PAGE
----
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WWII veteran Albert Holmshaw dies, aged 96

Bert with Taxi Charity volunteer Danny Shelton in Normandy
Bert with Taxi Charity volunteer Danny Shelton in Normandy

The Taxi Charity for Military Veterans was saddened to hear of the death of WWII veteran Albert (Bert) Holmshaw on Monday 11 January 2021.

During WWII, Bert was in the Royal Electrical and Mechanical Engineers (REME) attached to the 7th Field Regiment Royal Artillery. He saw action in North West Europe and was part of the main assault division for Sword Beach on D-Day, for which he was awarded the Legion of Honour, France’s highest order of merit.

Born in Sheffield in 1924, Bert married Betty in 1949 and had two daughters, Christine and Janet, two grandchildren and two great grandchildren. After the war he was employed as a motor mechanic and later worked for the Ministry of Transport, as a senior vehicle examiner. This role led to a move from Sheffield and work in Nottinghamshire, Lincolnshire and Kidderminster, returning to the north to live in Mansfield when he retired.

Three and a half years ago, Bert moved to live with his daughter, Janet, in Peckham and threw himself in to creating a new life in the south. He was a popular member of Link Age Southwark and the local British Legion in East Dulwich.

Before lockdown, he would ensure he was out every day to different groups and activities and during lockdown he challenged himself to 'up and downs', his name for climbing the stairs, so that when lockdown was lifted, he would be fit enough to get around.

Bert’s daughters, Janet Holmshaw and Christine Orton, said: "Our dad was a real gentleman, a good and loyal husband, a caring father, grandfather and great grandfather. He will be sadly and greatly missed. We have so many memories of our visits to Normandy. He always loved to go whenever he was able to and we were lucky to experience some of these trips with him. What we have taken most from our Normandy trips is the camaraderie of all the forces, both serving and veterans, and the high esteem in which the French, of all ages, hold each one of the veterans, coupled with the gratitude they show to them. A high spot of these trips for dad was to visit and be included in the celebrations of the first small village which dad helped to liberate the day after the D-Day landings, Périers-sur-le-Dan, who hold their own memorial celebrations each year. We have always been proud of our dad, but on these occasions are overwhelmed by the courage of him and his fellow comrades. Heroes every one of them."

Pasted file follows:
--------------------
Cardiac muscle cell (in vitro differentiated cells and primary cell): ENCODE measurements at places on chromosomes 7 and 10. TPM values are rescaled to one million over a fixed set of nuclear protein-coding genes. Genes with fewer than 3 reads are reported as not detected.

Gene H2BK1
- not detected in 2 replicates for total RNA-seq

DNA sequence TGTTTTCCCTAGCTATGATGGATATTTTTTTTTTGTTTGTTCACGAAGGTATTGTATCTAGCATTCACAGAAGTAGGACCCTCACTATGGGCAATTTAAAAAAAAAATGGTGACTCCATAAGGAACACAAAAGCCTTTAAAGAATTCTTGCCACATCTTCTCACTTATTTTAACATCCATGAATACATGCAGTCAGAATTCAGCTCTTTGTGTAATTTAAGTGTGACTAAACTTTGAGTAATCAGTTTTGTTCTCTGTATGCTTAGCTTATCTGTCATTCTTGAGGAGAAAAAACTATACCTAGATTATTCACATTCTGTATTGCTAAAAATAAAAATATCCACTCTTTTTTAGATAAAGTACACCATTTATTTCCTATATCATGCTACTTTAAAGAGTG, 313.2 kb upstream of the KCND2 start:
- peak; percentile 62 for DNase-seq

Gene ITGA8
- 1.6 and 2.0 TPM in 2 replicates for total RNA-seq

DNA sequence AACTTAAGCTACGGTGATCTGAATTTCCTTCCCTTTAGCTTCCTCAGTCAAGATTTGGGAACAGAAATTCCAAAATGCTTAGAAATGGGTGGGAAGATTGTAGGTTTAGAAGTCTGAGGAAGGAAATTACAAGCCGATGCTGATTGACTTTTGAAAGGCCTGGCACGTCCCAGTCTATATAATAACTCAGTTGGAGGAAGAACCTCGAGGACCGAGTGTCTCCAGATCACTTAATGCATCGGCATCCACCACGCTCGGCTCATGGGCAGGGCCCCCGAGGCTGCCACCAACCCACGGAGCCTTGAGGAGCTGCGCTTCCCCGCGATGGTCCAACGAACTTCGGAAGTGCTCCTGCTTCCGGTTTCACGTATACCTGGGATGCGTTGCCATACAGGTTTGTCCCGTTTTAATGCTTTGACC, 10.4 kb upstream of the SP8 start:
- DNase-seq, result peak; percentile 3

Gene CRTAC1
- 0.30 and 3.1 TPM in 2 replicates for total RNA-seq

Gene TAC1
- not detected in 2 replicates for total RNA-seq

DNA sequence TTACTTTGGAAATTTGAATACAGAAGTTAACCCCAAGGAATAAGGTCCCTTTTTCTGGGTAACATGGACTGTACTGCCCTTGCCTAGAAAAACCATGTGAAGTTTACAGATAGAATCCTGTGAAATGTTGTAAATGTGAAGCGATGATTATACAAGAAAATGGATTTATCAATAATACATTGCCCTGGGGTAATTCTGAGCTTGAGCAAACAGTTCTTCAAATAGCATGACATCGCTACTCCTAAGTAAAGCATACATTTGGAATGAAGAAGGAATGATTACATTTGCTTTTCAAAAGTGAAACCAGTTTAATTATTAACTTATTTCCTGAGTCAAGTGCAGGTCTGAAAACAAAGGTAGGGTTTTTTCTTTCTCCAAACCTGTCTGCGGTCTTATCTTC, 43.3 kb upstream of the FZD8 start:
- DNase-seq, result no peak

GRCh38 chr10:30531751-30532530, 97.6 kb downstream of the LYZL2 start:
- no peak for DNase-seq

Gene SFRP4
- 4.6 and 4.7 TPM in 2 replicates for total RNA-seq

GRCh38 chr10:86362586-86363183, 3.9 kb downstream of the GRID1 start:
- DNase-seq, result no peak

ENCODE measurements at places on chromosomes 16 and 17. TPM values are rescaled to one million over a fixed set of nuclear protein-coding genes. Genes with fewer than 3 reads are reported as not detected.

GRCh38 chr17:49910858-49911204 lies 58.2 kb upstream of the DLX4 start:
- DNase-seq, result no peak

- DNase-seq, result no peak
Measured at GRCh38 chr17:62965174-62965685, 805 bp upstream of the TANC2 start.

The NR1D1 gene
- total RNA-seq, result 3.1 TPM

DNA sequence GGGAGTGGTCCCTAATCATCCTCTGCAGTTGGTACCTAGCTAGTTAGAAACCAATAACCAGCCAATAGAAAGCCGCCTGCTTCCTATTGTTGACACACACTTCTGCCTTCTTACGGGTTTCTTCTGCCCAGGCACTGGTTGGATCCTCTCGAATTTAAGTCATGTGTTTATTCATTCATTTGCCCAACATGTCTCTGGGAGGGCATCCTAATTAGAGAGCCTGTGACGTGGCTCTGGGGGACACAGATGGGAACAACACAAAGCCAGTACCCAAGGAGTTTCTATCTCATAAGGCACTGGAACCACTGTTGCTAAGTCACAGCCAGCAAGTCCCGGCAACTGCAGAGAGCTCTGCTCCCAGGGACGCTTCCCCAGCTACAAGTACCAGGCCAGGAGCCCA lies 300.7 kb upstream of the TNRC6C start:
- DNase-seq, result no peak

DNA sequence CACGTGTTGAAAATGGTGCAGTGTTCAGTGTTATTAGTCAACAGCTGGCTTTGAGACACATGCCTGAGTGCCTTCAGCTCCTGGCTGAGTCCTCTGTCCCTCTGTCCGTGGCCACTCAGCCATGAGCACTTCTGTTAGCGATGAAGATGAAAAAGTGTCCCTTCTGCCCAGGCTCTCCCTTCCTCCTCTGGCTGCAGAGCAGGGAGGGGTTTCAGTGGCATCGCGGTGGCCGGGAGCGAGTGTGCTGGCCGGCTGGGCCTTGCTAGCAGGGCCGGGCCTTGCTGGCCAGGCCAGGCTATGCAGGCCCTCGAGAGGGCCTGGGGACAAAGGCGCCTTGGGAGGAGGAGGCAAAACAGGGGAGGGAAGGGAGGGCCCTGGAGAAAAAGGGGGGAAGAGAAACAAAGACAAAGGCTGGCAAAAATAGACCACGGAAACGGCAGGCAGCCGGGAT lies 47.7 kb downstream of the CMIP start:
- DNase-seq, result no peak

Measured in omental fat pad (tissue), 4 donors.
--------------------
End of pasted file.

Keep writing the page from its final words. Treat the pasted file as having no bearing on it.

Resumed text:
Bert was a much-loved member of the Taxi Charity family and he had been with the charity to Normandy to mark D-Day in 2018 and 2019 with his daughters, as well as regularly attending the annual summer trip to Worthing and the Christmas party.

Dick Goodwin, vice president of the Taxi Charity, said: "When I spoke to Bert the first time, I was stunned when he told me he was an REME LAD attached to the same Field Reg (7th) my dad was in. He was a wealth of information on our trips back to Normandy, talking about the early days after D-Day and where the regiment's guns were sited and taking us to small monuments I never even knew existed. He was a regular visitor to Périers-sur-le-Dan and the service held there every year on the 7 June to the men that were lost. It was always very emotional to be with Bert at the cemeteries visiting his fallen comrades. I will be eternally grateful to him for sharing his WWII stories with me and being such a great friend."


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